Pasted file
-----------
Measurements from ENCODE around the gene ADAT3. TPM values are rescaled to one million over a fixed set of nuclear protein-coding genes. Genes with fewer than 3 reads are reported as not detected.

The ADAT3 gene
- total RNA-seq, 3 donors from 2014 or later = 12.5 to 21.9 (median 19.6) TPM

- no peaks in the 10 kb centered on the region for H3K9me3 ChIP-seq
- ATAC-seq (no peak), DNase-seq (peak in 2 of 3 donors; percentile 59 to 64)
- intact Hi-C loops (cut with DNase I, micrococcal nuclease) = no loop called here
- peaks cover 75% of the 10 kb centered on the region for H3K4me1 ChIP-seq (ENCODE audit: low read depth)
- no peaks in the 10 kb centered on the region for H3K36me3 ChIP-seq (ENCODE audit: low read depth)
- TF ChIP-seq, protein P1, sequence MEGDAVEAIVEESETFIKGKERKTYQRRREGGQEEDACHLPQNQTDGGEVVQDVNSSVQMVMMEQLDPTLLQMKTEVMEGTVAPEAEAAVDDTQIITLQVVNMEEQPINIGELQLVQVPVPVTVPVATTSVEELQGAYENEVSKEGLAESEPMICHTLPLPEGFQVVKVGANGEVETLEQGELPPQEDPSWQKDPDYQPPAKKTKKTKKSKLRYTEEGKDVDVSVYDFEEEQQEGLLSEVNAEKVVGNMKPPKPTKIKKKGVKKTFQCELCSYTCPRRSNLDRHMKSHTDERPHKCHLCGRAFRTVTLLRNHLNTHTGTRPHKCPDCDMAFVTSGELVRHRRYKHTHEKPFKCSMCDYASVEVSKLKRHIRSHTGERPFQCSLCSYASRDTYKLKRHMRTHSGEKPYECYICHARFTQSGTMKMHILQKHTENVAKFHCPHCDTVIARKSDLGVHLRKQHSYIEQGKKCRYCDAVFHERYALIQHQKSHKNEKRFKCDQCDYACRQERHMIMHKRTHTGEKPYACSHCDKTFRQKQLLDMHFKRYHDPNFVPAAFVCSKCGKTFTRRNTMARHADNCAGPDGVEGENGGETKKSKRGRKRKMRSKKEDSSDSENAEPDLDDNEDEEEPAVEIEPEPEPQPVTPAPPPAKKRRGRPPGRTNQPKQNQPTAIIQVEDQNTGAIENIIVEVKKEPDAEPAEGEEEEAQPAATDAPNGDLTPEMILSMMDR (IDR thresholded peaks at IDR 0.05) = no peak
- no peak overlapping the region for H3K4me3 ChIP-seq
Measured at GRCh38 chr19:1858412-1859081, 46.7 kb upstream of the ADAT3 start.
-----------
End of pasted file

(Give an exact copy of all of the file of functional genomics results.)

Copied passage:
Measurements from ENCODE around the gene ADAT3. TPM values are rescaled to one million over a fixed set of nuclear protein-coding genes. Genes with fewer than 3 reads are reported as not detected.

The ADAT3 gene
- total RNA-seq, 3 donors from 2014 or later = 12.5 to 21.9 (median 19.6) TPM

- no peaks in the 10 kb centered on the region for H3K9me3 ChIP-seq
- ATAC-seq (no peak), DNase-seq (peak in 2 of 3 donors; percentile 59 to 64)
- intact Hi-C loops (cut with DNase I, micrococcal nuclease) = no loop called here
- peaks cover 75% of the 10 kb centered on the region for H3K4me1 ChIP-seq (ENCODE audit: low read depth)
- no peaks in the 10 kb centered on the region for H3K36me3 ChIP-seq (ENCODE audit: low read depth)
- TF ChIP-seq, protein P1, sequence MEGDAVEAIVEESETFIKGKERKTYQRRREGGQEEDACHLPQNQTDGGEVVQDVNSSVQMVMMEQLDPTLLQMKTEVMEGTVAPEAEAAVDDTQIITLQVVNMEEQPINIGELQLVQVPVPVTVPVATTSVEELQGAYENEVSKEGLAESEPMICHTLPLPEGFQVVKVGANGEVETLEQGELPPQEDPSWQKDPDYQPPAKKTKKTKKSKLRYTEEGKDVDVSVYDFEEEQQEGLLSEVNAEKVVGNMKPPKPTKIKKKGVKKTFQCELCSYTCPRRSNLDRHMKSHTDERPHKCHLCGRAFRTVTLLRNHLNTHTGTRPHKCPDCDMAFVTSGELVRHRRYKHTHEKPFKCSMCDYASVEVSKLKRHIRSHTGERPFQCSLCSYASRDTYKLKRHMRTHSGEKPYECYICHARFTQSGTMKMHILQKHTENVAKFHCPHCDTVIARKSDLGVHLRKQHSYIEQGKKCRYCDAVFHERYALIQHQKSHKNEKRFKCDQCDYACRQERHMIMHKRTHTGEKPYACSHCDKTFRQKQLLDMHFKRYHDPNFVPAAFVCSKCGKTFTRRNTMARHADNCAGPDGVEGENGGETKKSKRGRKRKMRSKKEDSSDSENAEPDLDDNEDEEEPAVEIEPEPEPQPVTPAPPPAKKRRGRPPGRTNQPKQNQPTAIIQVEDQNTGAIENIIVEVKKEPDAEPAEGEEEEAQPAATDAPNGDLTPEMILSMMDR (IDR thresholded peaks at IDR 0.05) = no peak
- no peak overlapping the region for H3K4me3 ChIP-seq
Measured at GRCh38 chr19:1858412-1859081, 46.7 kb upstream of the ADAT3 start.